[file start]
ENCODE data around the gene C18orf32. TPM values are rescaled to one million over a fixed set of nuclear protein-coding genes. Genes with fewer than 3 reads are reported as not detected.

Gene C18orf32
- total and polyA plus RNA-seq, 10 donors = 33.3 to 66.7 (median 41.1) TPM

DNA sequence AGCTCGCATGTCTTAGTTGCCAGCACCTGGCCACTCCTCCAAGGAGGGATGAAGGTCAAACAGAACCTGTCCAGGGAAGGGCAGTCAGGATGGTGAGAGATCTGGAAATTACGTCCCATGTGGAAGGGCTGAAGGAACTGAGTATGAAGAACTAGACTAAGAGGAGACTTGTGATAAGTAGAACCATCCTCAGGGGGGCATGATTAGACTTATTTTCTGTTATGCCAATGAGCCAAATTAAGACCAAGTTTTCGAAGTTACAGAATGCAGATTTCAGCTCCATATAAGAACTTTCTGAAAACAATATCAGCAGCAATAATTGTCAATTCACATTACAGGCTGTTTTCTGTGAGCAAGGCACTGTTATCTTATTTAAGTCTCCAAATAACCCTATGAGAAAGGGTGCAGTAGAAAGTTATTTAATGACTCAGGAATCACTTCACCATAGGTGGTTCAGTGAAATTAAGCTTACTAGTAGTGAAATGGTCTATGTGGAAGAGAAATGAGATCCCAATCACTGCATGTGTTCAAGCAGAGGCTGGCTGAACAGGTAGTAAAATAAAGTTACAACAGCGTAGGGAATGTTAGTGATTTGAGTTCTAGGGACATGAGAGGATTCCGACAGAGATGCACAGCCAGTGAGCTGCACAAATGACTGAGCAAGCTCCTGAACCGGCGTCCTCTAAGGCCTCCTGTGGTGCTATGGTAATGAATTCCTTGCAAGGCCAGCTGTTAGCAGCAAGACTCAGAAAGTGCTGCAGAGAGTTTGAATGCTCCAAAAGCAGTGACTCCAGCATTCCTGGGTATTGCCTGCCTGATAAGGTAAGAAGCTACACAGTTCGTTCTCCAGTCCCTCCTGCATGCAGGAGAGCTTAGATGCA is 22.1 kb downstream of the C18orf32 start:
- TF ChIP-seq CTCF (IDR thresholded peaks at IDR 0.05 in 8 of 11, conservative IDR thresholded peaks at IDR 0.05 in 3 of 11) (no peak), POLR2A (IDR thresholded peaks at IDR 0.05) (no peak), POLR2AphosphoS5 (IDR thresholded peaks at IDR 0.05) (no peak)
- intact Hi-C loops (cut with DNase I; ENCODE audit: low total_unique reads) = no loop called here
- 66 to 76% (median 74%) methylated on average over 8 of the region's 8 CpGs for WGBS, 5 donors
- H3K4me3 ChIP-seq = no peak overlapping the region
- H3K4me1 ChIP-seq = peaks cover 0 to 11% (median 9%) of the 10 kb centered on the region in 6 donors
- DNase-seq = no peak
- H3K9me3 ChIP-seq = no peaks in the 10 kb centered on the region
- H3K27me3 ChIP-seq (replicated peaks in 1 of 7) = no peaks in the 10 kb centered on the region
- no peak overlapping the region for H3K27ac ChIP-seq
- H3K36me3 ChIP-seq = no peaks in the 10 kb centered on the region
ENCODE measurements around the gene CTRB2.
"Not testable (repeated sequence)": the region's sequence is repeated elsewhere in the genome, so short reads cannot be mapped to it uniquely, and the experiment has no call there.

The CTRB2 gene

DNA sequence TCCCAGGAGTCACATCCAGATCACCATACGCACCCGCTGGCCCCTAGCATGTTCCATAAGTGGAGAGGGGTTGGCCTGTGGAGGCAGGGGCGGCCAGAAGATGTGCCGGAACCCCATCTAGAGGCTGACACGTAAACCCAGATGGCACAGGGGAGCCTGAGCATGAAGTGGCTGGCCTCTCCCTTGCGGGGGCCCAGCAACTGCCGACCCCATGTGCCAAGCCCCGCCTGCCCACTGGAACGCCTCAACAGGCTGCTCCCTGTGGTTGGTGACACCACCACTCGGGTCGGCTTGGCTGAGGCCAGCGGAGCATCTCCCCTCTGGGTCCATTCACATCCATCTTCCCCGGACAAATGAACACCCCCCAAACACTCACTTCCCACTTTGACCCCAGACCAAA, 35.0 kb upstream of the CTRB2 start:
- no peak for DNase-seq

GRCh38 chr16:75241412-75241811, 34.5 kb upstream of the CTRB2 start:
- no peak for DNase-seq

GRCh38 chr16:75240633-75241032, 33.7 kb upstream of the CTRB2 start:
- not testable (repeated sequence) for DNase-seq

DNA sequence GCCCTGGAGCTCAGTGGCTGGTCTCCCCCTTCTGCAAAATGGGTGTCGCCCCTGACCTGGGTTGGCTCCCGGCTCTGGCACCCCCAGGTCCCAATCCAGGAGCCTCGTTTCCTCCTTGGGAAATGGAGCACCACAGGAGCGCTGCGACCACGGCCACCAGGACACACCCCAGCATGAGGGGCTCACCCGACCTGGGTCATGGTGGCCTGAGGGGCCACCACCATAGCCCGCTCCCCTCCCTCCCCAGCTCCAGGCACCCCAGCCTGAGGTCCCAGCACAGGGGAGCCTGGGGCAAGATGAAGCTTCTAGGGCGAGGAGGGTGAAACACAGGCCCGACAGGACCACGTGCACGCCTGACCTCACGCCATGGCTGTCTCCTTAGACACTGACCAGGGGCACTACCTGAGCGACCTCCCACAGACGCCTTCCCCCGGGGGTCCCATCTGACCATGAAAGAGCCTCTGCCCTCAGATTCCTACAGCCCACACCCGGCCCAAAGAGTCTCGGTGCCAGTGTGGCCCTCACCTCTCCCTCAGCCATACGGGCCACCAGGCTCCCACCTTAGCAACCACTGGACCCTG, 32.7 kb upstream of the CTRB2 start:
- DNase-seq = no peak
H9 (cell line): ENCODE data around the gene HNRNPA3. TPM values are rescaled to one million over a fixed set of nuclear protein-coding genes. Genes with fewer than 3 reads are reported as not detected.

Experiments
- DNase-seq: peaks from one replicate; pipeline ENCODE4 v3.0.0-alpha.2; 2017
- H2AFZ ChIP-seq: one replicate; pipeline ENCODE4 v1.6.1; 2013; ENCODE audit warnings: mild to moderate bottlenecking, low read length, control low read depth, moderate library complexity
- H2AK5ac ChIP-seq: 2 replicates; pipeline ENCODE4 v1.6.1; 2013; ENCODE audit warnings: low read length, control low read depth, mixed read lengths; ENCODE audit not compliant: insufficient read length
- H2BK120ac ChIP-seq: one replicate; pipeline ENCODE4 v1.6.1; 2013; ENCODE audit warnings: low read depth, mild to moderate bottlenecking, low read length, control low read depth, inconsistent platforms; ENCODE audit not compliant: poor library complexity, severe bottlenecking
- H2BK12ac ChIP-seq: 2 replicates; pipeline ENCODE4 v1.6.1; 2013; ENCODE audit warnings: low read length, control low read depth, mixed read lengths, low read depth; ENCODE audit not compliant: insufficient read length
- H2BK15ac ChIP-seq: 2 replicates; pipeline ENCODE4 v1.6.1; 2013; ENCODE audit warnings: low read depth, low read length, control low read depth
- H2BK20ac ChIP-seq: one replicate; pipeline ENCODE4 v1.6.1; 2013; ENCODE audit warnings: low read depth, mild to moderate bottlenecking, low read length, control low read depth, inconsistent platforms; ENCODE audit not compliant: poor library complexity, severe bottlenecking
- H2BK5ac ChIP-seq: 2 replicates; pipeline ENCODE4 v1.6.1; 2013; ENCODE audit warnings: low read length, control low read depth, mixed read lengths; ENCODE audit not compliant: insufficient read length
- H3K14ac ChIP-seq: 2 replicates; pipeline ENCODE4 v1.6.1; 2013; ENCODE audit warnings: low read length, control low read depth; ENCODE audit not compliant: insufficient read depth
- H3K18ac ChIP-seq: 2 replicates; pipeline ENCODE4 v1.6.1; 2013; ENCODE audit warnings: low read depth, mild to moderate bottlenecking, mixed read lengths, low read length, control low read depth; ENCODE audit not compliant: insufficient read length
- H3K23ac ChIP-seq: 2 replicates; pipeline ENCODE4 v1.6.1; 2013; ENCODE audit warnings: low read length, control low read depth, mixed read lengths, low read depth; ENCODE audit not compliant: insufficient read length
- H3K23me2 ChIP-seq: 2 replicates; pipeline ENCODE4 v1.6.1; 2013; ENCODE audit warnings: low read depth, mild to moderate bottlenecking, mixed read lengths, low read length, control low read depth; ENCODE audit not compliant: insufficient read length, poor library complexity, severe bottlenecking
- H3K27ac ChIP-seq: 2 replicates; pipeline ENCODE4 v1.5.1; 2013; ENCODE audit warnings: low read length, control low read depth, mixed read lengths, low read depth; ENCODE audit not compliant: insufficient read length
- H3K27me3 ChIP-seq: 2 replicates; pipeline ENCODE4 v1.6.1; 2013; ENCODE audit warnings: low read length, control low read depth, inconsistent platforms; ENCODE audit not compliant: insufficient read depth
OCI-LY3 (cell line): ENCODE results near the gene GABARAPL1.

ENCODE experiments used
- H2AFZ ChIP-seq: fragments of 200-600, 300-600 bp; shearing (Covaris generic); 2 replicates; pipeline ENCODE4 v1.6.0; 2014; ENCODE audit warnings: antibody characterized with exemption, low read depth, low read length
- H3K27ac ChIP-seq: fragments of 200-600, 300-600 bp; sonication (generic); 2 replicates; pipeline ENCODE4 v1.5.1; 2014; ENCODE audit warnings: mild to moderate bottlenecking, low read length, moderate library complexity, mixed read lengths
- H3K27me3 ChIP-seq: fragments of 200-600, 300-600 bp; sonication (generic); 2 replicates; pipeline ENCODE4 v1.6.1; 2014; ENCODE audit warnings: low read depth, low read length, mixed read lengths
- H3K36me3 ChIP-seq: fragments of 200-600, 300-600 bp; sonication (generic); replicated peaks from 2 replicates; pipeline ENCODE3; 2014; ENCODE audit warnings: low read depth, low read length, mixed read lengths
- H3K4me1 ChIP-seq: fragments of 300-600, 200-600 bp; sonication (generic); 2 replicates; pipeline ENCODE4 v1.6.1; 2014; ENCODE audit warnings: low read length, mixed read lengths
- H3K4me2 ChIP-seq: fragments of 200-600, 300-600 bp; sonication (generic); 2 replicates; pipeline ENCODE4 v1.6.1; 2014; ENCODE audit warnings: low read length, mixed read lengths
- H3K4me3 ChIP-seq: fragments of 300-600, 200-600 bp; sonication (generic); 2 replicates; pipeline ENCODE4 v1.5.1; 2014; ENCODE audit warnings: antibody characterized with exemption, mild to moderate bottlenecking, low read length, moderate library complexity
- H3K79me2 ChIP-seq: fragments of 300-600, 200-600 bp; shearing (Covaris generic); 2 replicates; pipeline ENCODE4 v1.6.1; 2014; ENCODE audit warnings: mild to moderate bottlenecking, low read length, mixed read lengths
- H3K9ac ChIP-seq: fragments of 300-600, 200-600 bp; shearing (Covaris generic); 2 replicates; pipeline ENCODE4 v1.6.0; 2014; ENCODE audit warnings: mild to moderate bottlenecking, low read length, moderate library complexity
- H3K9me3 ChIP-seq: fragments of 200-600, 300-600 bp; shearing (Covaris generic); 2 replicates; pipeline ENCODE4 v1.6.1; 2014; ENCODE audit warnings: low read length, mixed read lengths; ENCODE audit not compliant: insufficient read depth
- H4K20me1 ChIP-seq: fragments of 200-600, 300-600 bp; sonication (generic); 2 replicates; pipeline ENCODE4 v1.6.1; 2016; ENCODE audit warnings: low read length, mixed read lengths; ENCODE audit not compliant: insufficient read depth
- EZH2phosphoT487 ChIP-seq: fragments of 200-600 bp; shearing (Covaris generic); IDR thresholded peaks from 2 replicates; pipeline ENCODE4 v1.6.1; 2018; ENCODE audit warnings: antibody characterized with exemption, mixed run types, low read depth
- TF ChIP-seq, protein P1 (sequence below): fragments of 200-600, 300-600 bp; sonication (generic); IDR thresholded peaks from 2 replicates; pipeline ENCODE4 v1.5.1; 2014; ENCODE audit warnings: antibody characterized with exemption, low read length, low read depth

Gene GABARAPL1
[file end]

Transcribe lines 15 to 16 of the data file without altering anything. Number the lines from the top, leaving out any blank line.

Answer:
ENCODE measurements around the gene CTRB2.
"Not testable (repeated sequence)": the region's sequence is repeated elsewhere in the genome, so short reads cannot be mapped to it uniquely, and the experiment has no call there.